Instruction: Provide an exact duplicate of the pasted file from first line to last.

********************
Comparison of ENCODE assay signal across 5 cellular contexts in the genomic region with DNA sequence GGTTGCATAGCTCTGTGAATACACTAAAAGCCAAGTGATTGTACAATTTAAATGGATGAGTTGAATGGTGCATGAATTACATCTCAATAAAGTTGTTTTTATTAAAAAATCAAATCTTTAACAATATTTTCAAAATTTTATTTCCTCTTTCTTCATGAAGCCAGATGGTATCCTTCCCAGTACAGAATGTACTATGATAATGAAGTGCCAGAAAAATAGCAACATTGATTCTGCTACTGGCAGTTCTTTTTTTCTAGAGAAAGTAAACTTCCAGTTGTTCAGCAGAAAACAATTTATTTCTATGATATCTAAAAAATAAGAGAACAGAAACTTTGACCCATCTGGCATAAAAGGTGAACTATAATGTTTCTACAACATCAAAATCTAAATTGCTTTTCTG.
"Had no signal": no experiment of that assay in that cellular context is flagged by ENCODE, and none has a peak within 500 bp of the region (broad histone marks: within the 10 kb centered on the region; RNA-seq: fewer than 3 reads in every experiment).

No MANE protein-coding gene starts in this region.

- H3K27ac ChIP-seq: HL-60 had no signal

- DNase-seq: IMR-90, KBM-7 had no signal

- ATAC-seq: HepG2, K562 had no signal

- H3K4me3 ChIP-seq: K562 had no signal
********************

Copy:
Comparison of ENCODE assay signal across 5 cellular contexts in the genomic region with DNA sequence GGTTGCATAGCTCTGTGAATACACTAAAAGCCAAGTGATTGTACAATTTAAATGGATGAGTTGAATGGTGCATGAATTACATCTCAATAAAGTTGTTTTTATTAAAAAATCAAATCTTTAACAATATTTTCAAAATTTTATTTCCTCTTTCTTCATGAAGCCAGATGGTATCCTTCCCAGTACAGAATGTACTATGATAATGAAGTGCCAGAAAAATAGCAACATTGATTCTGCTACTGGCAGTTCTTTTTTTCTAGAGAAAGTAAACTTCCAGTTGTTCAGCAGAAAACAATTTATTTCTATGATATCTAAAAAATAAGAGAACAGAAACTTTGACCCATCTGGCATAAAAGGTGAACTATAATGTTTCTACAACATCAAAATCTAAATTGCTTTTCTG.
"Had no signal": no experiment of that assay in that cellular context is flagged by ENCODE, and none has a peak within 500 bp of the region (broad histone marks: within the 10 kb centered on the region; RNA-seq: fewer than 3 reads in every experiment).

No MANE protein-coding gene starts in this region.

- H3K27ac ChIP-seq: HL-60 had no signal

- DNase-seq: IMR-90, KBM-7 had no signal

- ATAC-seq: HepG2, K562 had no signal

- H3K4me3 ChIP-seq: K562 had no signal